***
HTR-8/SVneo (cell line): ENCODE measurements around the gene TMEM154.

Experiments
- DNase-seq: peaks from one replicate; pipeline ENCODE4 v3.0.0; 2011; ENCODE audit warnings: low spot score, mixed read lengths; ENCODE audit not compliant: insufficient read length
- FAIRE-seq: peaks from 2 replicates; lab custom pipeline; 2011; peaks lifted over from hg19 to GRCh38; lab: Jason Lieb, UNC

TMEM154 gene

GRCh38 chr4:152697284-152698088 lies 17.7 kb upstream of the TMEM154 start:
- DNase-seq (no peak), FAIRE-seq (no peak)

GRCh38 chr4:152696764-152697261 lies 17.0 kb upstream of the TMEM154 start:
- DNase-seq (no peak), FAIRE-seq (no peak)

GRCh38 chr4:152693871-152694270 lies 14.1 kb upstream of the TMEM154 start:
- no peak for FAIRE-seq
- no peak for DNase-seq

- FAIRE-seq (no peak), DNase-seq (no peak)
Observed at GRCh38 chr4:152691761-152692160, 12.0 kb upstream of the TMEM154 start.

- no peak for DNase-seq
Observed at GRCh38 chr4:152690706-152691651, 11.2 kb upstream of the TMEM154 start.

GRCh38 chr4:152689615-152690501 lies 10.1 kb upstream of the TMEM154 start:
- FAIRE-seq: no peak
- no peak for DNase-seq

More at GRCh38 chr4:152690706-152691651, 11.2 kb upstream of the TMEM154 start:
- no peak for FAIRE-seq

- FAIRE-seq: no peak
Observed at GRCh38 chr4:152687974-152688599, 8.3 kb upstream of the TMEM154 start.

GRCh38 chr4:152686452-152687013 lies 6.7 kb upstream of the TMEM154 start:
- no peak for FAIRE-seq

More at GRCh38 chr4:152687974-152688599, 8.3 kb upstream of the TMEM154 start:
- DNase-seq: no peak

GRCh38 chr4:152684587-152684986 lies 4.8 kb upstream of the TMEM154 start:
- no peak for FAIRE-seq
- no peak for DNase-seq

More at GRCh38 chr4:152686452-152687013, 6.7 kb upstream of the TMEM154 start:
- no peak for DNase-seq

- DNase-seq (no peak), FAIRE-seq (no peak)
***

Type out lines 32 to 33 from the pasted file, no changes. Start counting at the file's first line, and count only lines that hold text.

- no peak for DNase-seq

- DNase-seq (no peak), FAIRE-seq (no peak)